Politics, Succession and Death

Tacitus - 275-276 AD - Silvered antoninianus
Cyzicus mint, 4th workshop - 4.4g
SPES PVBLICA KA D- Victory & Emperor
As this is being written, the United States is preparing for the mid-term election of 1998. This election will not select a President, merely those who may well sit in judgment of the President. Whenever events have prevented a President from serving out his term, the US system has provided clearly for the order of succession. This is a matter that Rome never worked out in a satisfactory manner. Tacitus became emperor some months following the death of his predecessor, Aurelian. History is weakly recorded for this period and the exact details of his reign are far from certain. It appears that Tacitus appointed his half brother Florian to the post of Praetorian Prefect and unsuccessfully nominated him to be consul. Tacitus was a highly respected Senator whose selection was the last real exercise of power by that body. Written histories, not contemporary with the events but all that have survived, suggest Tacitus was an old man. His coin portraits paint a younger picture. In any event, he soon died (possibly of natural causes, a rarity in the Third century!). Florian had himself proclaimed Emperor but lacked strong support in the Senate or with the armies. Being brother of a respected man was no guarantee of success.

Our knowledge of the events of Florian's reign are more clear since it was so brief. A legion under the command of Probus proclaimed their leader Emperor. Probus delayed the battle for superiority leaving the army standing ready in the heat. The larger army under Florian decided that their lot would be improved if Florian died and voted with a sword. Exactly what made the Senate resist the proposed consulship or the army unwilling to support what appeared to be a winnable battle is less than certain but, by the rules of Roman succession, Probus won.

Florian - April-June 276 AD - Silvered antoninianus - Serdica mint, 2nd workshop - 4.0g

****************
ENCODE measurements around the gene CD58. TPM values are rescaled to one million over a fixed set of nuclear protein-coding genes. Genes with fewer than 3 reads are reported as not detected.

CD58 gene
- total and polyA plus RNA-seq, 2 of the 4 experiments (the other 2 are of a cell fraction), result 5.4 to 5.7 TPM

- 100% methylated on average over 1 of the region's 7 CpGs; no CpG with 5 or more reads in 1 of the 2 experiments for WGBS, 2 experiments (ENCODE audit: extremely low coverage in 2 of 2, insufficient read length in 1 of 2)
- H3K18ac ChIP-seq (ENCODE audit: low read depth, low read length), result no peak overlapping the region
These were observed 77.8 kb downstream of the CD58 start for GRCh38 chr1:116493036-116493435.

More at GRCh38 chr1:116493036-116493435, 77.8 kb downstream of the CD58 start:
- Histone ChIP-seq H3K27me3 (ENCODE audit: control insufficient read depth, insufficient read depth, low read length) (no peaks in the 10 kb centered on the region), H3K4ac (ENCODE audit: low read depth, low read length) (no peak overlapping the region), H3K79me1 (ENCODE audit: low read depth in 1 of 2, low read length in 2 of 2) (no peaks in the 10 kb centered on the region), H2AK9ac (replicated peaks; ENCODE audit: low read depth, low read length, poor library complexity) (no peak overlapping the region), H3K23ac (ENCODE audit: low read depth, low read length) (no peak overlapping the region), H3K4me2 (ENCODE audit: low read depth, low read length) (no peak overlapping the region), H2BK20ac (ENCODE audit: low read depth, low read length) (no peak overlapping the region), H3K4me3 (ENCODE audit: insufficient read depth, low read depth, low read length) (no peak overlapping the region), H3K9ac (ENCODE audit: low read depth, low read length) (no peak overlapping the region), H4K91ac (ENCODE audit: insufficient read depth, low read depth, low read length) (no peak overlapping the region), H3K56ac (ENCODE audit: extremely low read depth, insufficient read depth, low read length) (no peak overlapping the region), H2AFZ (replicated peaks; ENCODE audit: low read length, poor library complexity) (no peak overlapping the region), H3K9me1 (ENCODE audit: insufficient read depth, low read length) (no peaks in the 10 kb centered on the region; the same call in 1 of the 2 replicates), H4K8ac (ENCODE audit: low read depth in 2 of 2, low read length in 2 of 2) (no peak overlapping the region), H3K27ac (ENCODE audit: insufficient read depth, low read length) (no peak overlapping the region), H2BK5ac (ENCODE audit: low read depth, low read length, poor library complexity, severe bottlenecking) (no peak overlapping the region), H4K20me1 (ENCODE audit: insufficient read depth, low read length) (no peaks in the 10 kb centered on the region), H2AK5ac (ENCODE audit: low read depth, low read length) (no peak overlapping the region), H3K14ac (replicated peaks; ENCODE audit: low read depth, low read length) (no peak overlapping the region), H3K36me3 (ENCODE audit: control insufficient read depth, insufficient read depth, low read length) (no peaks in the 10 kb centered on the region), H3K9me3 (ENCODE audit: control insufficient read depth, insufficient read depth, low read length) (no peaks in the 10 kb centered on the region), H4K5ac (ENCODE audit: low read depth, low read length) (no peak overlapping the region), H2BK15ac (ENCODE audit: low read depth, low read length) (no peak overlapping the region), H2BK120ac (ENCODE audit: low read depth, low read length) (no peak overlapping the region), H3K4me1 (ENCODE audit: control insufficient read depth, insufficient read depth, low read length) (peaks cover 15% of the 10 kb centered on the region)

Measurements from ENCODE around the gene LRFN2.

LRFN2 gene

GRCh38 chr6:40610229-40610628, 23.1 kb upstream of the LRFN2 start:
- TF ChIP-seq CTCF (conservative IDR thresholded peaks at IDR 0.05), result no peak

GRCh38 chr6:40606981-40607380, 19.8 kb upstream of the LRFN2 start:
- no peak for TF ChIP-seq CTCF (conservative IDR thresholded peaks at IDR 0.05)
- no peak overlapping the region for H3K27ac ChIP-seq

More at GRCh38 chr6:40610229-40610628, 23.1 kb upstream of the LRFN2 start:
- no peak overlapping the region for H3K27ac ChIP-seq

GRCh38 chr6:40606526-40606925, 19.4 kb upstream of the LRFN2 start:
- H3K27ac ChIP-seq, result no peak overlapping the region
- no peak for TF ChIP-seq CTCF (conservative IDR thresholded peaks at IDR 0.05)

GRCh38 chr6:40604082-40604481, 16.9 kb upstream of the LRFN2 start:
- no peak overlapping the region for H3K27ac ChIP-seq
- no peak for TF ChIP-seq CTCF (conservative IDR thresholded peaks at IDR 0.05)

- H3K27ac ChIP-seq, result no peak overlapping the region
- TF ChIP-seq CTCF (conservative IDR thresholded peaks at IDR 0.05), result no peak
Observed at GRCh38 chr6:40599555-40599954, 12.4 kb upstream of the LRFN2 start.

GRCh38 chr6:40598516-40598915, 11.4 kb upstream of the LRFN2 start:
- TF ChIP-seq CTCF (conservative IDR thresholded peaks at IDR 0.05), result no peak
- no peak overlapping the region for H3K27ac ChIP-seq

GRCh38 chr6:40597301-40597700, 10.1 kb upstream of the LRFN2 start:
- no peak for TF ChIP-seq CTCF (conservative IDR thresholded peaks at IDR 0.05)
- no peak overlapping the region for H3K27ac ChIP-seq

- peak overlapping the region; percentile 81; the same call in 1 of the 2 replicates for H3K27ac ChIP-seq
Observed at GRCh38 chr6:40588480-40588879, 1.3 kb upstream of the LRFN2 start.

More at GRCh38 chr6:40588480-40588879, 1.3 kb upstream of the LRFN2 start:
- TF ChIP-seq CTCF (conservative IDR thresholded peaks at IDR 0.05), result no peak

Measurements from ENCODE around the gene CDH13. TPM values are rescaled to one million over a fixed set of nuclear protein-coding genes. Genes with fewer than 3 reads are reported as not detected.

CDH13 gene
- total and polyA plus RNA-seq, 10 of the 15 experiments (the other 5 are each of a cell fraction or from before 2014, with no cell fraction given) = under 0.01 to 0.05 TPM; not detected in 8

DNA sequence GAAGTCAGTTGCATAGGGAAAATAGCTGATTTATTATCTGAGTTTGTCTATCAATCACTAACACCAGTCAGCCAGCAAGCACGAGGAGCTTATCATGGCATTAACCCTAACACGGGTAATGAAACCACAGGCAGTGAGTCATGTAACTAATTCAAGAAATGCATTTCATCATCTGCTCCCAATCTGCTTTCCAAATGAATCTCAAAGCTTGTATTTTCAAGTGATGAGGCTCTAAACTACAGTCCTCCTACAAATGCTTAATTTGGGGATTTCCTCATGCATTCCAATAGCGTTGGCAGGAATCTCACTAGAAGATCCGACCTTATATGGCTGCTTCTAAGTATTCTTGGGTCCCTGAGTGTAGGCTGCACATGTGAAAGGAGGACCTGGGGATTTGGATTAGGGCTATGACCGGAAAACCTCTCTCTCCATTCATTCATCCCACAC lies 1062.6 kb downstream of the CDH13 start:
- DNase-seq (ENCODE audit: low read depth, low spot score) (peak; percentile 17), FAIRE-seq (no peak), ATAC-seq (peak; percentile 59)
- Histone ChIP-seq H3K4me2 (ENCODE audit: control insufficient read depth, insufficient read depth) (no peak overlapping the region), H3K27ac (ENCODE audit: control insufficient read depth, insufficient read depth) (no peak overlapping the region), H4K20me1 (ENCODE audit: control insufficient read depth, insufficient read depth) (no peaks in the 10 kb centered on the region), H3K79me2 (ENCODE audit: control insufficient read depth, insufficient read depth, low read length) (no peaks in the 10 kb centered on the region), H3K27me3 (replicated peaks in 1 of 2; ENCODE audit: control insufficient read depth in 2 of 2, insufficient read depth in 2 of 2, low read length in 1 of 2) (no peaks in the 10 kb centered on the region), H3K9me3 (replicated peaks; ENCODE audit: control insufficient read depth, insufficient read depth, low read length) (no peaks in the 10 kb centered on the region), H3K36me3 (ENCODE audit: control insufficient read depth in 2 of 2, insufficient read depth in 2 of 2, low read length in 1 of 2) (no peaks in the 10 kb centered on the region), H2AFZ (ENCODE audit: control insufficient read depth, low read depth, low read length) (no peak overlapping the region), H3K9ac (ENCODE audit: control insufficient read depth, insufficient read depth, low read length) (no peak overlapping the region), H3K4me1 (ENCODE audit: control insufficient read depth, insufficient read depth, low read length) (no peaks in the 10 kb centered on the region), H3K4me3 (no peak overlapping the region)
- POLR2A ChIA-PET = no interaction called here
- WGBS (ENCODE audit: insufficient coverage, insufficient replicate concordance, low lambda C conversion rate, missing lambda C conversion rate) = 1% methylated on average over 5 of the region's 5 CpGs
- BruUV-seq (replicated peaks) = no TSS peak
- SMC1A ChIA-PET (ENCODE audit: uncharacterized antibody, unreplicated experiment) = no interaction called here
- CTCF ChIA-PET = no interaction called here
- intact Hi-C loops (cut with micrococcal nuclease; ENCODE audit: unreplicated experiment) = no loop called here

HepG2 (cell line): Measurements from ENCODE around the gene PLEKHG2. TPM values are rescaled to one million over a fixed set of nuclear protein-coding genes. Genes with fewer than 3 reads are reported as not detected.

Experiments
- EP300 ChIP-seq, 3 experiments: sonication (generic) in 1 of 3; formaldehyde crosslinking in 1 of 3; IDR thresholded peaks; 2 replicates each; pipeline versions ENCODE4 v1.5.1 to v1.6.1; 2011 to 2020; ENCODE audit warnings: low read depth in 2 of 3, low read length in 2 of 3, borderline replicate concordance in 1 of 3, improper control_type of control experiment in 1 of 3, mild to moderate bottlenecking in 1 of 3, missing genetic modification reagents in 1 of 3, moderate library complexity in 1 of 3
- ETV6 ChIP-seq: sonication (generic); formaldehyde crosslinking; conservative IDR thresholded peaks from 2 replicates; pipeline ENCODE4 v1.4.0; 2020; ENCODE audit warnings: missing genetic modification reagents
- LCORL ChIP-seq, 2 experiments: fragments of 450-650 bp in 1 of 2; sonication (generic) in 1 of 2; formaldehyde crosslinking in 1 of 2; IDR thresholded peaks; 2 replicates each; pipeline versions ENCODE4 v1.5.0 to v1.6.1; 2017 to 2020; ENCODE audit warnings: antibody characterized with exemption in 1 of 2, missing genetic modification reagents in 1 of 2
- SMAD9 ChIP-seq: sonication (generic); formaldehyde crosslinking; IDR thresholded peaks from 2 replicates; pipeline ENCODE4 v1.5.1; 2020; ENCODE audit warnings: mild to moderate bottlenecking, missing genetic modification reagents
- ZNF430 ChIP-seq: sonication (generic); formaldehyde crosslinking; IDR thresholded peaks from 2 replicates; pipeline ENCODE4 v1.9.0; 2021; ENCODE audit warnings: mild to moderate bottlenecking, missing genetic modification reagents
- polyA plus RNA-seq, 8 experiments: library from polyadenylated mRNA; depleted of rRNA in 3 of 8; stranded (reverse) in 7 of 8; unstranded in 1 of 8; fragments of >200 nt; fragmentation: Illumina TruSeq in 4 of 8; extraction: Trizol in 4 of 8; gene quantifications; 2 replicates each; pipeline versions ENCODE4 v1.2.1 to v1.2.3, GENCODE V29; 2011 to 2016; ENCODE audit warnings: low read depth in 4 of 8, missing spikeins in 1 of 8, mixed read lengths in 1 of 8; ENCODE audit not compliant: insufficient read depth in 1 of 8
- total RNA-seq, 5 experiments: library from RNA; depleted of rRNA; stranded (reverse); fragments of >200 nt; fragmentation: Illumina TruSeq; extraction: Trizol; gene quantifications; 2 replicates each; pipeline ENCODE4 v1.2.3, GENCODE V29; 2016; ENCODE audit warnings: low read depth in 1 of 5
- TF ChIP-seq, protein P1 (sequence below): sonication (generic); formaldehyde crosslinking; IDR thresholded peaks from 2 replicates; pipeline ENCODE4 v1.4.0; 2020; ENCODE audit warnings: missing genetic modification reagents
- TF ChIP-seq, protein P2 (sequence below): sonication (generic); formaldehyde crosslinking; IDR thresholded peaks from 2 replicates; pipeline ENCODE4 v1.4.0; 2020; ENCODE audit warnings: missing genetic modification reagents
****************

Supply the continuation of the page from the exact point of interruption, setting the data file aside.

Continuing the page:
Our coin of Florian is noteworthy in several respects. The reverse is a type listed for the mint at Serdica. Providentia stands between two military standards facing Sol holding a globe and raising the other hand. The obverse legend is made less ordinary by completely spelling out the name Annius. Commonly legends at the start of a reign spell out more of the ruler's name. This long legend is listed in RIC only for the mint of Cyzicus on gold coins but the style and fabric of the coin suggests the attribution to Serdica is correct. The coin is thickly silvered with the high points carefully traced by wear. The portrait seems rather sour faced. Perhaps the die cutter sensed that Florian had no reason to smile.

Probus - 276 AD - Silvered antoninianus
Ticinum mint, 6th workshop - 3.8g
As a footnote here we copy a coin also shown on the Probus page. While from a different mint (Ticinum), it dates to very soon after the death of Florian. Mint personnel did not yet know the proper appearance of Probus and continued using the face of Florian. Ticinum is noteworthy for slim portraits of Probus quite different from this bull necked rendition. This slowness to change to a new portrait is really quite common on Roman coins. It is most commonly found when the Emperor was proclaimed at a location far from the mint site. Word that it was necessary to change the ruler shown on coins arrived considerably before word on the appearance of the new man. Quite an interesting collection could be made of coins with mismatched portraits. The same soldiers that 'elected' Probus in 276 would kill him in 282. Probus must have been a better Emperor than Florian; he lived longer during a period when 'electors' used swords rather than ballot boxes.

A second footnote: One day after posting the original version of this page this page, I attended a coin show and found this Probus antoninianus that is a match for the Florian shown above. It is also from Serdica, workshop B and shows the same reverse a bit more clearly. Probus was well known in Serdica since he was the commander of troops on the Eastern borders so the problem of knowing his appearance was not the problem it was in the West. Still the style of the two coins is similar suggesting the possibility they were cut by the same hand. The Probus may date only a few weeks after the Florian so the similarities of the coins are easily explained. Attention to these little details is what makes collecting fun to me. Some of you would be more interested to hear that the Florian sold for four times the Probus despite its lesser condition. In this one contest, numismatic price, Florian wins.

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(c) 1998 Doug Smith